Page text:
The ongoing pandemic has further ensured that a whole new segment of customers have had their first taste of all-digital banking, allowing them to even open a new account remotely from their smartphone. This continuous interplay of customers and technology with both transforming each other is simultaneously creating new challenges and opening new opportunities for the incumbent banks.

Redesigning Customer-centric banking

To defend successfully against their innovative startup competitors and to secure their future revenues and growth, the incumbent banks must start with putting their customers in front and centre of their innovation and transformation strategies. At the foundational level, they ought to reimagine how they can extend their value proposition beyond core offerings – the utility banking services.

In my view, the banking leaders of the future will be those who can offer and deliver a whole new level of customer engagement that is at par with or exceeding their most innovative competitors. To do so, they will need to deliver truly hyper-personalized services with enhanced transparency to their customers.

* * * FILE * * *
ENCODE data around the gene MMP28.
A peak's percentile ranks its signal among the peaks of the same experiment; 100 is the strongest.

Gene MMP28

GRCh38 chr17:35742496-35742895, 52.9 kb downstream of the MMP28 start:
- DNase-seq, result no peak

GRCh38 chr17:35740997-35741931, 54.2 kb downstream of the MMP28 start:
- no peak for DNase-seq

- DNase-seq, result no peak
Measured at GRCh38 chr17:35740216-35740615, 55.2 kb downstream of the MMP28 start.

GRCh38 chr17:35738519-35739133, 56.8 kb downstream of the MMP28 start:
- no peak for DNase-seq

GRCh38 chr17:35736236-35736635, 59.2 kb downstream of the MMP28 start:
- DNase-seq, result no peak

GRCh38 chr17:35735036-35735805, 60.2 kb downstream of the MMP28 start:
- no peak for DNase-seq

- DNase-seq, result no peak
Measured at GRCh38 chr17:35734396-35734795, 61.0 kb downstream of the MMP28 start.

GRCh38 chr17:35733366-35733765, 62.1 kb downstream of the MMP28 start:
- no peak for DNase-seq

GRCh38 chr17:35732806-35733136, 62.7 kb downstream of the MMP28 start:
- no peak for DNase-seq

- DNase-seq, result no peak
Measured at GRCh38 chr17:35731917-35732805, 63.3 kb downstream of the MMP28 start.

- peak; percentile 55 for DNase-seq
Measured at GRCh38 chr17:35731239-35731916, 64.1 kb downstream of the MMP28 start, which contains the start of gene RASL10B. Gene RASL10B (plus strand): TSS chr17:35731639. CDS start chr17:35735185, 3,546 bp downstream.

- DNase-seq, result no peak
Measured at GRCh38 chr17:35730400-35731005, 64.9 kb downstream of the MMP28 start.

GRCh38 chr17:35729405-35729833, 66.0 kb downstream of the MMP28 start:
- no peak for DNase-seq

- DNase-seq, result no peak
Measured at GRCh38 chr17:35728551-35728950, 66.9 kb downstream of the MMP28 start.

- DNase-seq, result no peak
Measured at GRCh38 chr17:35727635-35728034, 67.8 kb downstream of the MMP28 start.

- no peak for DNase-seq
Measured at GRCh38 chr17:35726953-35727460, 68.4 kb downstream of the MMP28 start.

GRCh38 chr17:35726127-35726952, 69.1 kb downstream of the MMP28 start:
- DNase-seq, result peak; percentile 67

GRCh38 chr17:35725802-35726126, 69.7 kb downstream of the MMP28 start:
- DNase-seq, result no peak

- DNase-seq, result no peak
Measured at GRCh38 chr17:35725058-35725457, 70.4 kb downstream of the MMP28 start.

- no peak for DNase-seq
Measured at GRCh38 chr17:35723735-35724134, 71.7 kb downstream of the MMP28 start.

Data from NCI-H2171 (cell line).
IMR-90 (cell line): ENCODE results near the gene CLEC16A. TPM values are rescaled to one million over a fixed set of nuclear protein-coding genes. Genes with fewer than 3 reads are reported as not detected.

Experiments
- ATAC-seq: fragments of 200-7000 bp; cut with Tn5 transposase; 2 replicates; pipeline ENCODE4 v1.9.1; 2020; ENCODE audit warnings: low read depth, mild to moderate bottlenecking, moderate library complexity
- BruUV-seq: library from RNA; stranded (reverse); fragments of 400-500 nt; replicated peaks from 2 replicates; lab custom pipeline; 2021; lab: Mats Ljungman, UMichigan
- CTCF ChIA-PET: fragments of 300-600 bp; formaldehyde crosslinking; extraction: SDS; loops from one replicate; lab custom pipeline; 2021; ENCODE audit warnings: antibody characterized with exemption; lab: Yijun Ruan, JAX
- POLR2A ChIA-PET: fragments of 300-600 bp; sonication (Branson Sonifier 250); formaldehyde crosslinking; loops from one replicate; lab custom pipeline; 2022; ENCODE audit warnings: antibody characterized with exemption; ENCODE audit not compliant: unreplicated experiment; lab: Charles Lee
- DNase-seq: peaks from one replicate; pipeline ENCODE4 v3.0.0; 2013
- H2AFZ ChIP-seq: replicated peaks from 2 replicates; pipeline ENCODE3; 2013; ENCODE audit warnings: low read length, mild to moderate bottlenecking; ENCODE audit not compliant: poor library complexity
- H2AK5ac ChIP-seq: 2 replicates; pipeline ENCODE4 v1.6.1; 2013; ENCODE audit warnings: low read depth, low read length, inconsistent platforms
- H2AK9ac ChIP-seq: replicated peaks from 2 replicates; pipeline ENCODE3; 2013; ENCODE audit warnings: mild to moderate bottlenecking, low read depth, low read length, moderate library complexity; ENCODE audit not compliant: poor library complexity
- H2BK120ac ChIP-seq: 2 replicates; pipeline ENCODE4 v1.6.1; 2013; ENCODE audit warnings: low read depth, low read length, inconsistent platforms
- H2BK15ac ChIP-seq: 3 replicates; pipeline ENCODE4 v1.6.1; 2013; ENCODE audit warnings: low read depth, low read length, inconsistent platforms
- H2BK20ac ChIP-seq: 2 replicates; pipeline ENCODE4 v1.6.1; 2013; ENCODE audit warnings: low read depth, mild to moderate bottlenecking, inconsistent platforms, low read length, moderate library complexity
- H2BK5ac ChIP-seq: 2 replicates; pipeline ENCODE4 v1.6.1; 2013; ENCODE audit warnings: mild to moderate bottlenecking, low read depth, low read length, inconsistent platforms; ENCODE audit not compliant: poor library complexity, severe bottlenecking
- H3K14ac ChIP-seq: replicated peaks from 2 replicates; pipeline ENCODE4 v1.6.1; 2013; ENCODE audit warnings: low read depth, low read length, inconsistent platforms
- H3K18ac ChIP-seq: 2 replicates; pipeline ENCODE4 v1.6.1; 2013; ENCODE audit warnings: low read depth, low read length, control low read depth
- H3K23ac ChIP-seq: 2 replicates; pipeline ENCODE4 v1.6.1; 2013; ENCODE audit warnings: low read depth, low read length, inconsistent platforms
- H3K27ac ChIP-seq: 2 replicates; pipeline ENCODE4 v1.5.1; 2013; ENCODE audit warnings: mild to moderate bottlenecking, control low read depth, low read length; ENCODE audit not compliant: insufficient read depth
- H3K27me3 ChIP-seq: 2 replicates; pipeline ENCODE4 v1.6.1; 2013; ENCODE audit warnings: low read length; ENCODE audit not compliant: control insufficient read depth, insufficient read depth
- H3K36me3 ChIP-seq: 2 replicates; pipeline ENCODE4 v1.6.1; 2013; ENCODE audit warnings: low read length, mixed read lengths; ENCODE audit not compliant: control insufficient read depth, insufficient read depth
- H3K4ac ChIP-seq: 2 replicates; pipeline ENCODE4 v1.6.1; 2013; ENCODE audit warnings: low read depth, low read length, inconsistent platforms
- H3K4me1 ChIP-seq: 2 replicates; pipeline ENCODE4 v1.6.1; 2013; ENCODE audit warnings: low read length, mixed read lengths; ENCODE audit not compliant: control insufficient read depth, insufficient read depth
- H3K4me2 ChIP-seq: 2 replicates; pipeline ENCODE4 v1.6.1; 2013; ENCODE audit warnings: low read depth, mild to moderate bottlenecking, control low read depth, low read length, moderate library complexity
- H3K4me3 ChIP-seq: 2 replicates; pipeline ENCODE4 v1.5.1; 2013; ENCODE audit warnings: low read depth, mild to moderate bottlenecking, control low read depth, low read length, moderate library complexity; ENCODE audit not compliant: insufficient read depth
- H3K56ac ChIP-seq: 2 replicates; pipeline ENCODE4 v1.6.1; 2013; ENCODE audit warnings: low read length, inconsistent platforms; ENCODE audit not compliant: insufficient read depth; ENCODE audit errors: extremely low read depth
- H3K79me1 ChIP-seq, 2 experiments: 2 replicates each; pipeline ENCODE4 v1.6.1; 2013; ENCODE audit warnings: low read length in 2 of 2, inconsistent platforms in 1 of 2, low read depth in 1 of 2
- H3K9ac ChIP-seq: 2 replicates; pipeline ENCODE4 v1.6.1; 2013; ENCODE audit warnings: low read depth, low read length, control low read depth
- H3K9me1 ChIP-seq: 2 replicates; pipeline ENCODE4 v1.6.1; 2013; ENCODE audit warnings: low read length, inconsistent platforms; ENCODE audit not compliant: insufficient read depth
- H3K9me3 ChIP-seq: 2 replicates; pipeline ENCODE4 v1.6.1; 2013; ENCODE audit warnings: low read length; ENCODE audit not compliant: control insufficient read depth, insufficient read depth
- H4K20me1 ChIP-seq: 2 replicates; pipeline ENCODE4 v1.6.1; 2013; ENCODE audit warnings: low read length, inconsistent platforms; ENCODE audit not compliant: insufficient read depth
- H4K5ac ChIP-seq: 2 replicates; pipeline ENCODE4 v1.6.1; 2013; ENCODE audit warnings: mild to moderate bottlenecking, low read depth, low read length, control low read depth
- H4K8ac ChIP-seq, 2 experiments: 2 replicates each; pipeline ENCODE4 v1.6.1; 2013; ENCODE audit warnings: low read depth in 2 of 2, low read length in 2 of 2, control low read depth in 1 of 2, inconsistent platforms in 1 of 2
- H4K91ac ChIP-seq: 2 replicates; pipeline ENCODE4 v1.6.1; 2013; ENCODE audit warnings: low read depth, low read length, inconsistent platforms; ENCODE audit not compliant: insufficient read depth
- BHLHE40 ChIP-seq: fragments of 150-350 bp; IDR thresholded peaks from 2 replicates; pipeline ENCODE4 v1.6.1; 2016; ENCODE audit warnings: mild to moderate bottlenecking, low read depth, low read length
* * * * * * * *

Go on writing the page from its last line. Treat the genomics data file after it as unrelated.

This radical transformation into customer-centricity can only happen if banks rethink their core technology, foster strong partner networks and understand the true meaning of digital transformation, all the while placing empathy and agility at the heart of their strategy to humanize the banking experience.

Transforming customer’s experience – the key to success

The incumbent banks already have an unbeatable asset in the reams of customer data available with them. This data holds the key to understanding a rapidly changing customer behaviour. An important task for the banks is to break open their organizational silos in order to gain access to end-to-end customer data, and then use advanced data analytics technologies including Artificial Intelligence and machine learning to understand what the customers want.